Anyone who follows running knows the Boston Marathon was Monday. I don’t actually follow running, but Twitter and the blogosphere were all abuzz about it. Because of this, I read far more about the event than I ever planned.
My biggest takeaway from my (albeit limited) reading is that, generally speaking, people find the winners to be very inspiring. I want to preface what I am about to say by emphatically stating that it is no way meant to show disrespect for the training and athleticism of the winners.
With that out of the way, here we go. I do not find elite marathon race winners inspiring. Phew, that felt good to get off my chest, but also a little bit uncomfortable because there is a lot of talk out there about how inspirational these runners are. But, if you have been reading since my very first post, you’ll recall that I don’t go for the typical brand of inspiration. Also, this is my own personal opinion.
So let me explain the very simple reason I do not find these marathon winners inspiring: they make me feel badly about my running and their times are so completely unattainable to me that they have virtually no meaning. I mean, seriously, the top female finished in 2:29:18 and the top male finished in 2:12:45 (which, by the way, one press outlet described as a “very modest” time to which I say “are you kidding me????”). These times are only marginally longer than my half marathon time.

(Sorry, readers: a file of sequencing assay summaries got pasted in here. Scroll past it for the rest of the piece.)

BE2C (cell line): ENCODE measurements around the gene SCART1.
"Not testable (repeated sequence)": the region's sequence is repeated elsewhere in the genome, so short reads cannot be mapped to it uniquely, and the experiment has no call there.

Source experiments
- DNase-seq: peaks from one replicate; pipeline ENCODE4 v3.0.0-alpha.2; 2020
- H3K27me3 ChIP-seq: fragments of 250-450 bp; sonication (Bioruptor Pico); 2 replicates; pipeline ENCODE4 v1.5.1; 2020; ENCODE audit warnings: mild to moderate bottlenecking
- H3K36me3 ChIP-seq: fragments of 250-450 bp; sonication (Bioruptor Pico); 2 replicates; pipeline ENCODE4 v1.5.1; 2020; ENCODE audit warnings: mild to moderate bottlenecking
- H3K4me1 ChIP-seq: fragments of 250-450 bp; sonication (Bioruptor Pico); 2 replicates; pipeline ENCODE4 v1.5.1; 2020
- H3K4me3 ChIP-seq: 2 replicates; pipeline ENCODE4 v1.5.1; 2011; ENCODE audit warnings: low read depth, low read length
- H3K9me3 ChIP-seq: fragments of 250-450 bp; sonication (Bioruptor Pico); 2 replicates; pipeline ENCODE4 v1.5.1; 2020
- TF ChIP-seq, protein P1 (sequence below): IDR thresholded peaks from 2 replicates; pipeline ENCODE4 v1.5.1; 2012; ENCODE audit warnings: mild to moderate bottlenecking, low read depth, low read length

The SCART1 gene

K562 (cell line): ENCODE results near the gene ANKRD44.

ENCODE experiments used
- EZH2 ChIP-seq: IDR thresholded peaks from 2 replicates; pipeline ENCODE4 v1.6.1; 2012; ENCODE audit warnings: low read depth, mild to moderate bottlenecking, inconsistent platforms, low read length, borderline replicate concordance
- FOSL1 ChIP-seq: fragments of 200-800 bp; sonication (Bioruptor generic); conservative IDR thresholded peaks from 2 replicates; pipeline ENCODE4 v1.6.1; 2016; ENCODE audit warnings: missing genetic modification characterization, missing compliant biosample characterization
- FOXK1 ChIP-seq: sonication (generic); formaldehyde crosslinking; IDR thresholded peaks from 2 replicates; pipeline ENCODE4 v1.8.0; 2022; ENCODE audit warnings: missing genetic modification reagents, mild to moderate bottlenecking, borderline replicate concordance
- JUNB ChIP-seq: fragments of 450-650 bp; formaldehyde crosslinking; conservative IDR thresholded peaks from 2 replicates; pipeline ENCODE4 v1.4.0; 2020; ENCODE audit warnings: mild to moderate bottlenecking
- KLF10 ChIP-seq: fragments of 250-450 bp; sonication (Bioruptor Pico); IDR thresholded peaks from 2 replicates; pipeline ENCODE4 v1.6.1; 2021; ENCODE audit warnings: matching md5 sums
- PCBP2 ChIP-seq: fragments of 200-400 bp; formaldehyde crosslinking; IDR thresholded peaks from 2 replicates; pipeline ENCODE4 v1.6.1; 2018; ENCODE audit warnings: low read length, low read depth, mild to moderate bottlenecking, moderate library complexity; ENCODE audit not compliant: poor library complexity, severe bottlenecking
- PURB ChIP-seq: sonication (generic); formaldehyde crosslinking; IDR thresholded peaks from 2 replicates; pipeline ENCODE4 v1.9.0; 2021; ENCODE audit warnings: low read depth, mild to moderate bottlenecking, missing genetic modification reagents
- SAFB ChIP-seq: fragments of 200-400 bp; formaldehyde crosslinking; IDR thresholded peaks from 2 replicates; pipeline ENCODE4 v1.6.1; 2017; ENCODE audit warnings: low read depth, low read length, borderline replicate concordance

Let’s take a closer look at this. If I do the math on these types of marathon times, I would have to run almost twice as fast over twice the distance. No matter how hard I train, this will never happen for me. Ever. I get that these are elite athletes whereas I am a casual runner but even Malcolm Gladwell’s 10000 hours isn’t meant to lead from my level of marginal running competence to that level of running mastery.
Who do I find inspiring then? I am more inspired by the person who picks up running one day and less than a year later runs a 4:30 marathon. I’m amazed by the working mother who finds time to train and run a sub-3 marathon. I’m in awe of the 60-year old who trains for and completes his or her first marathon. I like the underdog and the everyperson. Entirely unattainable feats of human endurance, on the other hand, make me want to give up running entirely in favour of a more realistic competitive endeavor for my talents which, if I had to guess, would likely land in the camp of competitive ice cream eating.
And so, while I say hats off to the Boston Marathon champions and deeply respect their discipline and obvious talent, I am keeping my inspirational figures a little closer to my own level of capability. Here’s to being inspired by the every-day runner who dares to tackle the marathon or ultra!